Episode Sponsor: StickerMule
How often do you follow up with dormant clients? I’m not talking dormant like they haven’t replied to an email in a few days. However, following up is always a good idea when you don’t receive an expected reply.
I’m talking about following up with dormant clients months or even years after you’ve completed whatever project you did for them.
In episode 72 of Resourceful Designer, I discussed getting new work from existing clients. It’s proven that getting new work from existing clients is much easier than landing new clients. After all, you don’t have to worry about the awkward introductory phase since you already know each other. You have a proven track record, so you and your client know what to expect.
And yet, even though it’s much easier to get new work from existing clients. Many designers don’t actively seek out that work.
Why is that? You may be thinking to yourself. “I don’t want to bother them. The clients know me. If they have more work for me, they’ll contact me.” But that’s not always the case.
I’m not saying they won’t contact you when they have more work. They probably will. The problem is clients don’t always realize they have work for you.
What? What are you talking about, Mark? No, it’s true. It’s a case of “out of sight, out of mind.” Your dormant client isn’t thinking about you; therefore, they aren’t thinking of the work they could be sending you.
I want to run an experiment with you right now.
Last week I went to the dentist for a routine checkup. I’m happy to say they found nothing wrong with my teeth. I take dental hygiene seriously, so I scheduled a new appointment for a cleaning in 9 months.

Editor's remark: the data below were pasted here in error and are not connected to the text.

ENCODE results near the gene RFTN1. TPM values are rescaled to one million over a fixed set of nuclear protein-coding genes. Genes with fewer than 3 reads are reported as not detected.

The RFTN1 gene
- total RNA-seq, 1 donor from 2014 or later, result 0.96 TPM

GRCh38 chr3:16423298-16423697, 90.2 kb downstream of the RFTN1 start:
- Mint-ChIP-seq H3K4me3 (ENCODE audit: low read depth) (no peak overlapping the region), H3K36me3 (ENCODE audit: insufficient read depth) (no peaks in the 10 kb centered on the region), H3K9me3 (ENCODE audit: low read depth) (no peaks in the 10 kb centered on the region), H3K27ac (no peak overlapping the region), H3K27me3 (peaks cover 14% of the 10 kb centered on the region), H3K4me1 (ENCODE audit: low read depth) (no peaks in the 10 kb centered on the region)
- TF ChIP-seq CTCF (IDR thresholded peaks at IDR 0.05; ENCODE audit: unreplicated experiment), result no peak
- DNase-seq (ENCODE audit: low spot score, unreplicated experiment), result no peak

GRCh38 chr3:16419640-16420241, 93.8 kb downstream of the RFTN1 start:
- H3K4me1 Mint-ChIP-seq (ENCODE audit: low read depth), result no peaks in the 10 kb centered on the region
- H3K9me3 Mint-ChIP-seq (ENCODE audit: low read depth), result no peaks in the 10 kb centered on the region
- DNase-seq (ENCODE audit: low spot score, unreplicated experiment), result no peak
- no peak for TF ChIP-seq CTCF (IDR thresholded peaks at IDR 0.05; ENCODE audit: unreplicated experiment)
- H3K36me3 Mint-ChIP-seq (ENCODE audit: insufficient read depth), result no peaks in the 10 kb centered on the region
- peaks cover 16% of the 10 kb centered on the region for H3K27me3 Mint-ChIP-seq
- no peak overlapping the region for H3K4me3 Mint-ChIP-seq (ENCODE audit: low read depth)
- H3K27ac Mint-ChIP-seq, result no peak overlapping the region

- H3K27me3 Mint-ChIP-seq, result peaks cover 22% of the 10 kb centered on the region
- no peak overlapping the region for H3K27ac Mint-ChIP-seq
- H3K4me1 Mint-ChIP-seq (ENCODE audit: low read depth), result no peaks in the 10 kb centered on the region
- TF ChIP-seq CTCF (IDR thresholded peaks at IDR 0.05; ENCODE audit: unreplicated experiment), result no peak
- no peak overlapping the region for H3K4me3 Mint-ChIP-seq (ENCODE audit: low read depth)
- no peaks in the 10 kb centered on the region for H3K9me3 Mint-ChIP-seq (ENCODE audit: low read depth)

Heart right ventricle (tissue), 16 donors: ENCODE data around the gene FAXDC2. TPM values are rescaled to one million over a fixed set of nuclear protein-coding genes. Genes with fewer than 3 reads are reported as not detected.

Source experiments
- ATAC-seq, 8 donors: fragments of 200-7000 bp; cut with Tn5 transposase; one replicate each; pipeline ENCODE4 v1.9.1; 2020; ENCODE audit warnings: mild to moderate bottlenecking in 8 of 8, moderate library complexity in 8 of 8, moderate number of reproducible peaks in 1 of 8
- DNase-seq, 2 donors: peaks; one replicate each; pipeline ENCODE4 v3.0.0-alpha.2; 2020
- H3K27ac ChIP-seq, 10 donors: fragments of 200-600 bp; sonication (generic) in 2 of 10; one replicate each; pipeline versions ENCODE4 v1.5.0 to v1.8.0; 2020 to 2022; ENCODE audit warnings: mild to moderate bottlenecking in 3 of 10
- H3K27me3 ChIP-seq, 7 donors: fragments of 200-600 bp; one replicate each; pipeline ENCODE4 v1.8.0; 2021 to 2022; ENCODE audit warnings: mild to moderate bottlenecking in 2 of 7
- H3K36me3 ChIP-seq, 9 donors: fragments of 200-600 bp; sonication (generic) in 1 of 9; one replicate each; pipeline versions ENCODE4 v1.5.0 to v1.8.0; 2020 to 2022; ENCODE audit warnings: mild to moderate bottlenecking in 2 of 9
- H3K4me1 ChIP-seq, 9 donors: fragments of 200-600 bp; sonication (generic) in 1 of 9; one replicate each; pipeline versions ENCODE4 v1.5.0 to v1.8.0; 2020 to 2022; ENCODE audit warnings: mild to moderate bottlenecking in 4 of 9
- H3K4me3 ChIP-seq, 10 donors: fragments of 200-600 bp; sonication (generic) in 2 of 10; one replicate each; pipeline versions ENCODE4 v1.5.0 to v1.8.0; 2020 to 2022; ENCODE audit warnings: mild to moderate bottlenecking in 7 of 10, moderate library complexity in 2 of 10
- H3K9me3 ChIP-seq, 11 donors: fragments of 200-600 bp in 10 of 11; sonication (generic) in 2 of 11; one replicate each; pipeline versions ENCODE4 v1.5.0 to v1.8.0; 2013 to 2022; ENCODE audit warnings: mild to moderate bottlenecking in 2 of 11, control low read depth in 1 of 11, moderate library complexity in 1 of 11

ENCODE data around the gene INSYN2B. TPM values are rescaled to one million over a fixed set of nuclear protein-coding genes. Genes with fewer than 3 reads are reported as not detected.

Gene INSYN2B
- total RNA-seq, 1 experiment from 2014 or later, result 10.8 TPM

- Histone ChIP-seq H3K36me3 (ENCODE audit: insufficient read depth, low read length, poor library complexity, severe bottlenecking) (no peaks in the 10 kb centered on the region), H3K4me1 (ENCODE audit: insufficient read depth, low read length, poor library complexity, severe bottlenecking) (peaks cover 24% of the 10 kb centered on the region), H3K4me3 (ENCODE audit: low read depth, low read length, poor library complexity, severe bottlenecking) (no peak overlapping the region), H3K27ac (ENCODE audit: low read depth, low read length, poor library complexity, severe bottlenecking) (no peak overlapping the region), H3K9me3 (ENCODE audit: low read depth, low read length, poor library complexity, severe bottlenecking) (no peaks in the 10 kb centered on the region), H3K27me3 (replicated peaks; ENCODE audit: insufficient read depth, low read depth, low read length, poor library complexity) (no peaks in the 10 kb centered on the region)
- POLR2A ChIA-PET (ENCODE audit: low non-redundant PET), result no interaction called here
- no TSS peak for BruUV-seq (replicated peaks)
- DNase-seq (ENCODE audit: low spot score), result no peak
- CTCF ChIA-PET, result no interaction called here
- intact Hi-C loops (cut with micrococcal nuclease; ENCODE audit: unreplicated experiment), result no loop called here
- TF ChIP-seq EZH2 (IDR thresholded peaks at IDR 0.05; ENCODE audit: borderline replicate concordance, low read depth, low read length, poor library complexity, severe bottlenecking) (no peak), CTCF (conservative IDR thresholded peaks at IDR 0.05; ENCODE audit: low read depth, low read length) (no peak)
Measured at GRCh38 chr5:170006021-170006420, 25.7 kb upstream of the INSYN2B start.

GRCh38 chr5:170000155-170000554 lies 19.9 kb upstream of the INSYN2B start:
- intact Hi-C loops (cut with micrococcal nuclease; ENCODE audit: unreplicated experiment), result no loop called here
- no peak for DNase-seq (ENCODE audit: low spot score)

Now, let me ask you this. Did you think about your dentist and your next appointment? Chances are you did. Maybe you thought about an upcoming appointment. Or perhaps it made you think you should make an appointment if you don’t already have one. Regardless, I’m pretty sure, even if only briefly, you thought about your teeth.
Why is that? It’s because of triggers.
Triggers, the verb, not the thing you squeeze to fire a gun, are something that can connect one event to another. The mention of my dental appointment triggered your thoughts about your dental hygiene.
If I say I recently changed the tires on my car because they had worn-out threads. You probably just started wondering about the tires on your vehicle.
If I say, I have no idea what I’m having for dinner tonight. Now you’re probably thinking about your next meal.
All of these are because of triggers. Our day is full of them. Most of the time, you don’t even realize they’re there. But triggers influence you in many ways. Triggers are often the correlation between one thing and another.
That brings me back to following up with dormant clients. Remember when I said the problem is clients don’t always realize they have work for you? It’s because they don’t have anything with which to correlate that work. And that’s very easy to fix.
Just like me mentioning my dentist made you think of your dentist. Reconnecting with a client can trigger them to find new work for you.